Five days later, under the order of Mayor Humes, the Joplin Police under the cover of night, swept through the district of the city between Eighth and Ninth Streets.  Their orders were to investigate “suspicious houses,” where a newspaper claimed “questionable resorts were being maintained in buildings” on the block.   The investigation netted two women, Bessie Cook and Anna Grimes, arrested on the charge of “lewd conduct.” (Both pled not guilty)  Before the specter of Reverend Sunday’s pending arrival, another raid was executed this time on “joints” on Main Street at nine in the morning on the 15th of November.  Three squads of Joplin Police officers worked their way through suspected locations and by noon had arrested over 68 women (similar arrests resulted in $10 fines and a charge of disturbing the peace).

Guy Humes, the crusading mayor of Joplin.

Since his election, Humes had struggled to rein in the vices of Joplin, but often had met with resistance.  One Joplin daily newspaper (which threw its political support to the party of Humes’ opposition) even made a habit of ridiculing Humes’ morality crusade.  Regardless, the fact that Billy Sunday was coming to Joplin had provided the mayor with a new well of support to achieve his goals.  It was with no surprise that with such a groundswell of backing that Humes selected the most (in)famous saloon in Joplin to personally raid, the House of Lords.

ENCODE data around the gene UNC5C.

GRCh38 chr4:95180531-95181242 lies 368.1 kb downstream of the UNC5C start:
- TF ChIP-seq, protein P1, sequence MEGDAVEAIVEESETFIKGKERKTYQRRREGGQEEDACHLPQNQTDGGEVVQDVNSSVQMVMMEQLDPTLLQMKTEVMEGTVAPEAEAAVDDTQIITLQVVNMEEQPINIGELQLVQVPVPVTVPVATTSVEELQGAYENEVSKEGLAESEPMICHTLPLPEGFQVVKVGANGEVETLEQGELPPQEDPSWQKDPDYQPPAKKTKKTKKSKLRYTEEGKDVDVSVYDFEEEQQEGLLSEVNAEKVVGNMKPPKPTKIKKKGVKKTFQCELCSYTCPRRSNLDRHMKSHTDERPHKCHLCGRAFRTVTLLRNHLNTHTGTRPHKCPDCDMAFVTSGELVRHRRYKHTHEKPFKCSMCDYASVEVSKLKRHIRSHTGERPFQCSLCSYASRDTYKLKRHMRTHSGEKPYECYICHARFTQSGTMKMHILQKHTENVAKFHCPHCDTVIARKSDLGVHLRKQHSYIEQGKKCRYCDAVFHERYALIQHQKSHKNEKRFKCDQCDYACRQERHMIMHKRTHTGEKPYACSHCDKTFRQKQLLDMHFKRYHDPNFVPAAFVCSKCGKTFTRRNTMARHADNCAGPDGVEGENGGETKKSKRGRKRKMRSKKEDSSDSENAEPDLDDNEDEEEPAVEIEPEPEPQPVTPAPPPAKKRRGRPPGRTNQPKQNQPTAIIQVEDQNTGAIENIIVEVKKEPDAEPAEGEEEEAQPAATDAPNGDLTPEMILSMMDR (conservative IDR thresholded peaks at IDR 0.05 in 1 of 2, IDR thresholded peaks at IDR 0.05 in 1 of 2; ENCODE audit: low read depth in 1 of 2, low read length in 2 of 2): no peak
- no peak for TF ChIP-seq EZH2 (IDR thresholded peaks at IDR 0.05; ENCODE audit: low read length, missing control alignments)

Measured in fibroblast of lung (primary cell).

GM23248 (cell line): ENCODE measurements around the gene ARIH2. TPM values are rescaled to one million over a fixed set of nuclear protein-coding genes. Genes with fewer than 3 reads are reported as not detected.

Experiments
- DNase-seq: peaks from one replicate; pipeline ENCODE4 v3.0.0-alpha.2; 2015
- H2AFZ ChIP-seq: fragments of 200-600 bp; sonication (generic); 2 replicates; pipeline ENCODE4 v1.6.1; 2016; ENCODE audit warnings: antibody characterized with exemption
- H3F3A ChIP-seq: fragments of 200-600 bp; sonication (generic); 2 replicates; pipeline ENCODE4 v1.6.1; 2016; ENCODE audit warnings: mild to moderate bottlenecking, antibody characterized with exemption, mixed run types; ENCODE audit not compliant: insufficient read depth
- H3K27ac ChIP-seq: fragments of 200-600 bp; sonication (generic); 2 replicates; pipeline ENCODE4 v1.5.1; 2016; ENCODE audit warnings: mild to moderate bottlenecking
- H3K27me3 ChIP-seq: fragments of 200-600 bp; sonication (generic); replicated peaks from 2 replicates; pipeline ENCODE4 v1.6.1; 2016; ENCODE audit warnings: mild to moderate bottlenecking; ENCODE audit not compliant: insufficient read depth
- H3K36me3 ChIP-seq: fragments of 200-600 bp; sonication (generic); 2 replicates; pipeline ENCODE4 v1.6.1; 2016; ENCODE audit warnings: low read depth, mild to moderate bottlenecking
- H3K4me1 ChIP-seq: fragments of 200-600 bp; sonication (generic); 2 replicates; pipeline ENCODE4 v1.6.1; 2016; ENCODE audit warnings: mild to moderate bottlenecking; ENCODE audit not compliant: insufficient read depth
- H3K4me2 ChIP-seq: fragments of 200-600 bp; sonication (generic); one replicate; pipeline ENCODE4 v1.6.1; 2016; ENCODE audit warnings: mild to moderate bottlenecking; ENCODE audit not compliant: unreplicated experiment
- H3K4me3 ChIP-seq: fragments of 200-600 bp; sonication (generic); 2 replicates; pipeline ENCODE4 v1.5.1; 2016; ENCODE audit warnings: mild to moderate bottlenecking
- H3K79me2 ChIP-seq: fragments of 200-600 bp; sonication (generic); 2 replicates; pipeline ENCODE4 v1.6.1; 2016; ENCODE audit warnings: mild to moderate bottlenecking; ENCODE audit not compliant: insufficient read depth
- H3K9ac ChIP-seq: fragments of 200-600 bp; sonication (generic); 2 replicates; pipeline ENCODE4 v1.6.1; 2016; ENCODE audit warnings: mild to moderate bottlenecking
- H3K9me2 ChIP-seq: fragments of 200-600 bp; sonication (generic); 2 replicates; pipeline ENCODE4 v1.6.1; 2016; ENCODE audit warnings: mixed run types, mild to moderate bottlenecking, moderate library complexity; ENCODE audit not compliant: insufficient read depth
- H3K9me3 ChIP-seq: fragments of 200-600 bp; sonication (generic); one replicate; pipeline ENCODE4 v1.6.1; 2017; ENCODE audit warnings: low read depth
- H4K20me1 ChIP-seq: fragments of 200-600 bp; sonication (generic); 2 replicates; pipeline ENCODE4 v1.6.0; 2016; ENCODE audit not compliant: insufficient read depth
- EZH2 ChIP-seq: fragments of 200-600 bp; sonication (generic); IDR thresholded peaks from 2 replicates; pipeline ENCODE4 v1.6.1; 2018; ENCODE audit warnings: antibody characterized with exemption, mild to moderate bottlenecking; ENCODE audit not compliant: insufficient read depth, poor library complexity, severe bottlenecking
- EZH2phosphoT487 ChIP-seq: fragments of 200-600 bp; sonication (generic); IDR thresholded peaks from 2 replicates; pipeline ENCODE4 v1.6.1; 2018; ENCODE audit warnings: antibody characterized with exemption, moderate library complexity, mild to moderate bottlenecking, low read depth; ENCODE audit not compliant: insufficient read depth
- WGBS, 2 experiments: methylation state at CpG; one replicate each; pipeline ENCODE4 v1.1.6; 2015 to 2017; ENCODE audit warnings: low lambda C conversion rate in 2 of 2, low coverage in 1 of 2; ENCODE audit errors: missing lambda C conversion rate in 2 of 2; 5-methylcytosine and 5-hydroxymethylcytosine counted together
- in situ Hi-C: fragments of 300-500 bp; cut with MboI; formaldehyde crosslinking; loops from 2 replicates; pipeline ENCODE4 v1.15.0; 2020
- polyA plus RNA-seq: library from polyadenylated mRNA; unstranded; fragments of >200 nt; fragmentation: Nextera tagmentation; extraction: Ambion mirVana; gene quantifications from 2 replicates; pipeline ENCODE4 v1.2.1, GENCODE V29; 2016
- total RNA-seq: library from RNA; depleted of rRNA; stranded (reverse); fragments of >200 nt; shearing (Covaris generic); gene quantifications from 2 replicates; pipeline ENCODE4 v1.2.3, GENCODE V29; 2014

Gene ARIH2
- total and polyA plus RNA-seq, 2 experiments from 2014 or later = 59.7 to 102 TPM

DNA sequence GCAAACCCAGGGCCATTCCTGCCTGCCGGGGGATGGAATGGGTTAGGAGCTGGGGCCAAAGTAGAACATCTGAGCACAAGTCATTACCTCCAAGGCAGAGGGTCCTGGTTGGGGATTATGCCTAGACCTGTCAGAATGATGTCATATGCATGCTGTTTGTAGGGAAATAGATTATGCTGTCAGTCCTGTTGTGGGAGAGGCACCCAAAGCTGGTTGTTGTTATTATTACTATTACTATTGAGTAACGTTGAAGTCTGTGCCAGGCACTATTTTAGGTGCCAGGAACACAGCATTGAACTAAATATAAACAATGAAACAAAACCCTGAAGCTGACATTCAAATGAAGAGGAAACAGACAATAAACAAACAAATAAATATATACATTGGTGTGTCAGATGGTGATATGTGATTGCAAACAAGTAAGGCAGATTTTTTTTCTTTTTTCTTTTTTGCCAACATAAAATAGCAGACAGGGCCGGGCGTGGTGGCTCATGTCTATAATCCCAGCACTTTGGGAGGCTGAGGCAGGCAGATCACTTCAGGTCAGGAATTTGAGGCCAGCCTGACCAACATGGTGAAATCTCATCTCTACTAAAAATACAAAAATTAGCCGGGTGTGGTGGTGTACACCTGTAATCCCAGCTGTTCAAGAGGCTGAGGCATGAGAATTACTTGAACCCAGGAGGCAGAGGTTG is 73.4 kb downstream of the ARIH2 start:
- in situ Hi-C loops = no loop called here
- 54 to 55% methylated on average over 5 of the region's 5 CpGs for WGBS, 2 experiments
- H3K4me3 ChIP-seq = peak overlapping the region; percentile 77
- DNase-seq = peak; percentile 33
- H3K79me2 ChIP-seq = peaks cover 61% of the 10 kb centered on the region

By law, alcohol was not to be sold on Sunday, a Joplin blue law.  It was also a law that newspaper articles implied was routinely flouted.  In his effort to ensure that he could catch the proprietor of the House of Lords in the act of breaking the law, Humes made the controversial decision to hire private investigators to go undercover to alert him of the time and practice of the violation.  Thus armed with said information, Humes personally lead a raid into the famed saloon accompanied by not just police officers, but also a newspaper reporter.  The result was outrage by some and congratulations by others and space on the front page of a Joplin daily.

The city’s crusade was not without violence and bloodshed, either.  In the midst of the prior raid on suspicious women, one police officer was killed and another wounded by William Schmulbach, when an attempt was made to arrest his wife.  Schmulbach escaped and became one of Joplin’s most notorious and wanted men.  High rewards failed to turn others against him and Joplinites claimed to have spotted him at one time or another across the breadth of the nation.  Chief McManamy blamed the municipal judge, Fred W. Kelsey, who had ordered the raid for the officer’s death.  Judge Kelsey, likewise accepted responsibility, but fired back that “No officer should shirk the responsibility of a raid made in an effort to enforce the law…”  The severity of the conflict by Humes against the vices of Joplin soon garnered the attention of the Kansas City Star, which sent a reporter to Joplin to report on crackdown.